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The move by the government to increase tea production as well as improve the conditions of the tea gardens is quite timely and, thus, most welcome. Tea industry, apparently a trouble-free production sector, is reportedly showing signs that warrant urgent and steadfast actions to sustain its very existence in the not-too-remote future.

This is not to say that this promising sector has so long been left to its own fate. Some extension activities have taken place, newer technologies have also been introduced to some tea estates. But absence of required investment, lack of gas and shortage of power are considered to be largely responsible for the deterioration of the industry. This is starkly reflected in the fact that Bangladesh imported 7.70 million kgs of tea in 2016, as against 4.13 million kgs in 2011. The country exported 10.56 million kgs in 2007, but exports sharply dropped by 0.47 million kgs in 2016.


Oil slipped on Thursday, pressured by an unexpected increase in US crude inventories, high US production and exports, but stayed near multi-month highs on support from tighter crude markets.

Brent crude was down 35 cents at $58.09 a barrel by 1335 GMT. The global benchmark is not far below its 26-month high of $59.49 hit in late September. US light crude was 10 cents lower at $52.08. Markets have been supported by comments from Saudi Arabia’s energy minister earlier this week reiterating the kingdom’s determination to end a global supply glut that has weighed on prices for more than three years. Crude oil for immediate lifting has moved to a premium over later futures prices, indicating that demand for oil is strong in many of the biggest consuming regions, including Europe.

Oil prices have been rising for weeks and some investors have begun to take profits, brokers say. US crude inventories rose by 856,000 barrels last week, US Energy Information Administration (EIA) data showed.

Analysts had expected a fall of 2.6 million barrels.US gasoline and heating oil futures contracts rallied after the EIA data showed inventories of gasoline and distillate fuel, which includes heating oil and diesel, both fell by more than 5 million barrels. The fuel inventories dropped despite a rise in refining output.



Raw sugar futures fell on Thursday as speculative selling emerged against a backdrop of a weaker Brazilian currency, while a weaker British pound boosted London cocoa prices.

March raw sugar was down 0.10 cent, or 0.7 percent, at 14.08 cents per lb by 1400 GMT, reversing earlier gains as the Brazilian real resumed its downtrend.Dealers noted speculators had begun selling in light volume as prices came under pressure again from a weaker real. December white sugar fell $3.00, or 0.8 percent, to $371.10 a ton, with dealers noting the recent climb in prices had also spurred hedging by EU producers.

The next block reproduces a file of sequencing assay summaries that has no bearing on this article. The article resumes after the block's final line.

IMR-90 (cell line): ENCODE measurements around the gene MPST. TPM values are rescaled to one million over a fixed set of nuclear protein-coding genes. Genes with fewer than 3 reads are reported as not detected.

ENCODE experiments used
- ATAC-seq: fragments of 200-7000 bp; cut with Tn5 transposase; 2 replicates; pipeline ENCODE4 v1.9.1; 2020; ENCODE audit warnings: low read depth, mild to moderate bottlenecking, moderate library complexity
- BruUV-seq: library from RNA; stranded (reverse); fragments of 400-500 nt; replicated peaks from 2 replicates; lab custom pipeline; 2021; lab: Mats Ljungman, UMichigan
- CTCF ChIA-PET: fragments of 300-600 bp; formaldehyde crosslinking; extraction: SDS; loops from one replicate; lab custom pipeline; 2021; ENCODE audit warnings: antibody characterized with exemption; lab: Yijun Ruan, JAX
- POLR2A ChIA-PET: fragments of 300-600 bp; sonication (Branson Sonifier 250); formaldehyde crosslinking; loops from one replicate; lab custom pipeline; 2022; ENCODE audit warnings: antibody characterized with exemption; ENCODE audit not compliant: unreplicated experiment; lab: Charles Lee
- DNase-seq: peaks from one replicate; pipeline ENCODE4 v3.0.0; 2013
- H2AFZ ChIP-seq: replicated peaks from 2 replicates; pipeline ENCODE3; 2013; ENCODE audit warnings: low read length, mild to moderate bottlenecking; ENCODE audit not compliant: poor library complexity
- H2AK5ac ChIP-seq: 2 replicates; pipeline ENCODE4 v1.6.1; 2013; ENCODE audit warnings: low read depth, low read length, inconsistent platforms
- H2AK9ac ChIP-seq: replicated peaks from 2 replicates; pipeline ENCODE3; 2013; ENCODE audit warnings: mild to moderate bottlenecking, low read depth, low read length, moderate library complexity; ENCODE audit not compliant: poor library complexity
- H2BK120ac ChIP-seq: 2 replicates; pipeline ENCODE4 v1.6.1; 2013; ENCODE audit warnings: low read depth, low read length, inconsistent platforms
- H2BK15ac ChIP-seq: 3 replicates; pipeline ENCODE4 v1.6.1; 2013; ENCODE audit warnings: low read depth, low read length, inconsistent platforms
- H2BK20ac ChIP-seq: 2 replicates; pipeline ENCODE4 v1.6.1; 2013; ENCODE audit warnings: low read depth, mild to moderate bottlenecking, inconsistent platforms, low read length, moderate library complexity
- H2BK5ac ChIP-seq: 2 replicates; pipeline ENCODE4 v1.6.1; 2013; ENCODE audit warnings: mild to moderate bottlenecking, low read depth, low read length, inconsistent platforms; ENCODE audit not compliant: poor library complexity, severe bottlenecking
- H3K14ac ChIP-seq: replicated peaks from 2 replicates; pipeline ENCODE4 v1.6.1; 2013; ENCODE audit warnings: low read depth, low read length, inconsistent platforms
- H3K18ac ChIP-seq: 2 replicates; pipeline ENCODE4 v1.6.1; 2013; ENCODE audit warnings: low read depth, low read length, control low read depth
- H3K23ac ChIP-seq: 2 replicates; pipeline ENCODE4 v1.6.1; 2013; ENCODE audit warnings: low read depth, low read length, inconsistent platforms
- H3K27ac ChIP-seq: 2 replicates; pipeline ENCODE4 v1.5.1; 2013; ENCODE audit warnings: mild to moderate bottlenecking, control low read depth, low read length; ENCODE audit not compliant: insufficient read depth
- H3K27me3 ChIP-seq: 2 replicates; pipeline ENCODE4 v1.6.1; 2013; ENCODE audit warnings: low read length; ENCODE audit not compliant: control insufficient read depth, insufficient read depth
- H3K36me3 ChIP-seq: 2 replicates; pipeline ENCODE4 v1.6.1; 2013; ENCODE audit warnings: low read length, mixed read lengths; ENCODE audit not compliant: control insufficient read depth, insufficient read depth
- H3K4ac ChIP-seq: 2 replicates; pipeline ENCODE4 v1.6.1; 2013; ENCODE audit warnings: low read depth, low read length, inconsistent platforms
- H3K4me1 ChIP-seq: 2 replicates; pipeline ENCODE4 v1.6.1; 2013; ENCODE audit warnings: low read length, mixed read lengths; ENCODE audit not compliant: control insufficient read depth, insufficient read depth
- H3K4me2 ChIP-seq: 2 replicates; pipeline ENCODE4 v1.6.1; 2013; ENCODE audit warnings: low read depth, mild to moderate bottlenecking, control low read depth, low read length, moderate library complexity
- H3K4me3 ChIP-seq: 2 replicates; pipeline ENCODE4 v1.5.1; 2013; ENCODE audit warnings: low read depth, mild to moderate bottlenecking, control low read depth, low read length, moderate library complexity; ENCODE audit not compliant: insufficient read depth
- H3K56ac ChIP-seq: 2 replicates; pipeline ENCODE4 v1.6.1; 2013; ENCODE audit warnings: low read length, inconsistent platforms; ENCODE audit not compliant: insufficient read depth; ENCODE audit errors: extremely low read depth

Irish milk production levels are up 8.2 percent in the first nine months of this year, according to the latest figures released by the Central Statistics Office (CSO).

Between January and September of this year, a total of 6,100.7 million litres of milk were produced on dairy farms across Ireland.This was increase of 8.2 percent – or 462.3 million litres of milk – compared to the same period in the previous year, figures show.Meanwhile, domestic milk intake by creameries and pasteurisers was estimated at 644.8 million litres for September of this year, the CSO added. This was 10.5 percent above the corresponding figure for 2016.When comparing the milk produce figures for September 2017 to the same month last year, the CSO indicated that the total milk sold for human consumption increased by 0.1 percent to 44.4 million litres. The level of butter production also fell by 2.8 percent to 17,900t, it added.



CBOT December corn may drop to $3.47 per bushel, as suggested by a Fibonacci retracement analysis and a head-and-shoulders. The analysis is on the downtrend from the Sept. 6 high of $3.62 to the Oct. 12 low of $3.42-1/2. It reveals a support at $3.49-3/4, which does not seem to hold, after a bounce triggered by this level was totally reversed.

In the meantime, a small head-and-shoulders has been almost confirmed, suggesting a target at $3.43-3/4. Resistance is at $3.52-1/4, only a break above which could signal the continuation of the uptrend from the Oct. 23 low of $3.43, towards $3.54-1/2.


Malaysian palm oil futures rose on Friday and were headed for a third consecutive session of gains, on the back of strength in soyoil markets, solid export data from cargo surveyors and a weaker ringgit.

The benchmark palm oil contract for January delivery on the Bursa Malaysia Derivatives Exchange was up 0.5 percent at 2,827 ringgit ($666.59) a tone. It has risen more than 3 percent so far in the week, in what could be its sharpest gain in six weeks. Traded volumes stood at 16,700 lots of 25 tons each at the midday break on Friday. The December soybean oil contract on the CBOT rose by 0.3 percent. The January soybean oil contract on the Dalian gained up to 0.3 percent, while the January palm olein contract rose as much as 0.5 percent.

The market is buoyed by continued optimism about exports, while concerns that the La Nina weather pattern could hurt production also supported prices.

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